After a long investigation, the South Florida Museum has stated that the death of "Snooty," the world's oldest-known manatee in captivity, was the "result of a preventable accident."
Snooty died in July at the age of 69. Snooty was found in an underwater area only used to access plumbing for the exhibit life support system. Their early indication led them to believe that an access panel door that is normally bolted shut had been knocked loose and somehow Snooty was able to swim in, where he got stuck and drowned.
They later determined that staff members could have prevented this from happening.
According to officials, a week before Snooty's death, Aquarium staff members became aware that there were screws loose on the panel that led to the tube where Snooty got stuck and drowned.
"Due to breakdowns in record keeping, reporting, communication and follow-through -- while some action was taken no action culminated in an effective repair," Jeanie Kirkpatrick, President of the South Florida Museum Board of Trustees wrote in a press release Thursday.
According to the museum, several factors contributed to this tragedy including:
- Deficiencies in record keeping and reporting
- A breakdown within departmental communications
- A lack of proactive follow through
- The need for improved staff training
The Museum has made, and continues to make, substantive changes -- operationally and philosophically -- to address the breakdowns that contributed to this tragic accident. Those changes include:
- Changes in staffing
- Retraining and cross-training Aquarium and facility staff on inspecting and assessing the habitat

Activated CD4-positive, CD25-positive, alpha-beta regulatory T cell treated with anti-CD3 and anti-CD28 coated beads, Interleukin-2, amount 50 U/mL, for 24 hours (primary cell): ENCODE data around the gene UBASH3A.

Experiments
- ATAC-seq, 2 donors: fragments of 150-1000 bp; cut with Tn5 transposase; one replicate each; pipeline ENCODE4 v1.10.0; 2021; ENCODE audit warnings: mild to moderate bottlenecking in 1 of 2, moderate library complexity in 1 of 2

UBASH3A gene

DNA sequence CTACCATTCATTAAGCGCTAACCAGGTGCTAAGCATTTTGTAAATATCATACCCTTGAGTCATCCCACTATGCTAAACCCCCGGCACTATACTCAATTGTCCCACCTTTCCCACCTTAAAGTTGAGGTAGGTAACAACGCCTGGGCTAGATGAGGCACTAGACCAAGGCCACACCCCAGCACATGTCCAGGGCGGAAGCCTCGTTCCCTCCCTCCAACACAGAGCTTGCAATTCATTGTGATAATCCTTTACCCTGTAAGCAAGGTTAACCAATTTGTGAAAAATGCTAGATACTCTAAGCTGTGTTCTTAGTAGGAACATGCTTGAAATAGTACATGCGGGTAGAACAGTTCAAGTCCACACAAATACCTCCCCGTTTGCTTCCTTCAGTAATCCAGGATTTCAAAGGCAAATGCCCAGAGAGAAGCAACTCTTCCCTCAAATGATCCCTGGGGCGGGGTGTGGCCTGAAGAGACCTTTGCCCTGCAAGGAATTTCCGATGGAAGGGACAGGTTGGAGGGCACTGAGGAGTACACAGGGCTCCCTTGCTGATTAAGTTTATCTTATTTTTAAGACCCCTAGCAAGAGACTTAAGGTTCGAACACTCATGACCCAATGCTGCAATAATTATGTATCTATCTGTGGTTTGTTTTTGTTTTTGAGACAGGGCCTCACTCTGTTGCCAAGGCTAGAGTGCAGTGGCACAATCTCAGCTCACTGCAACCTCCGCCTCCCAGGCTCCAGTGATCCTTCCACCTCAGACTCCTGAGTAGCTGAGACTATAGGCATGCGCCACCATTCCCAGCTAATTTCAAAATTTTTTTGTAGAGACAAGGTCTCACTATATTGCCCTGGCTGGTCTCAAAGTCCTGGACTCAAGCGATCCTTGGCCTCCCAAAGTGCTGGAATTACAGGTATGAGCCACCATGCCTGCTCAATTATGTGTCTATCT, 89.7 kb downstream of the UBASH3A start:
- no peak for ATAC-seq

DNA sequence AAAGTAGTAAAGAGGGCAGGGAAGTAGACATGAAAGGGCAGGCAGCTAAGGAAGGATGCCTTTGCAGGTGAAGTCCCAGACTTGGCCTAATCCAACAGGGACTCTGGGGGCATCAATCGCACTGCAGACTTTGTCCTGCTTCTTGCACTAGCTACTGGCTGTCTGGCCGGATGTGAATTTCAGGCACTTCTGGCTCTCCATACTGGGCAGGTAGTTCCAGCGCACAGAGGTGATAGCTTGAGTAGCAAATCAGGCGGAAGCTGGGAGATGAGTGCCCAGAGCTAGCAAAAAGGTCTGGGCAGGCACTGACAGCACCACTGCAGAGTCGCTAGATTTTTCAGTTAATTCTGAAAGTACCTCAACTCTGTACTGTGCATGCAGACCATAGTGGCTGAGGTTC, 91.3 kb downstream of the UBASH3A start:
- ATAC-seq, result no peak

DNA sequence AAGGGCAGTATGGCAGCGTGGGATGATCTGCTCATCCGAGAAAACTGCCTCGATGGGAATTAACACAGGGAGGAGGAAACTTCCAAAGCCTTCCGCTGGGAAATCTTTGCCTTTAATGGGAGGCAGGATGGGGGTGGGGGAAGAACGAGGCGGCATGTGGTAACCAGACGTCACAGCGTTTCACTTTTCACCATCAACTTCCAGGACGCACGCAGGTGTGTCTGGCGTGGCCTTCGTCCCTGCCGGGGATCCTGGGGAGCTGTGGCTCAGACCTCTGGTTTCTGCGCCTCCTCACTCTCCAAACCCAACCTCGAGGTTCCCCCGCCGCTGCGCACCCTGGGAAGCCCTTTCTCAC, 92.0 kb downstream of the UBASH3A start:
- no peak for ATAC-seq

- New dive checklists
- New record keeping, reporting and communications protocols
- A new work order system for maintenance, repairs, and coordinating assistance from other departments
The museum released the following statement Thursday:
"This has been a challenging time for the South Florida Museum family, and we appreciate the overwhelming support we have received from you. I want to assure you that the Board of Trustees is confident that the Museum's executive staff has done a thorough job of analyzing the facts to understand what went wrong, has acted swiftly and appropriately to implement new procedures and restructure staff to make sure an incident like this never happens again.
Snooty brought joy to all of our lives and we remain committed to ensuring that his voice continues to inspire support for manatee rehabilitation, conservation and education for generations to come. I hope you will join us on Sept. 10 to help us honor his legacy during a special memorial open house and that you will remain committed -- as I am and as all of the members of the Board of Trustees are -- in our continued support for the Museum today and as we move forward in the wake of this tragedy."
Denise Anderson organized the "Justice for Snooty" campaign. She said museum leadership needs to be fired.
"This is not good enough their number one job was to provide for his safety and they failed," said Anderson .
Museum leaders said they are confident about the future of the museum.
"We have put in places changes that will give us the most professional team," said CEO Brynne Anne Besio.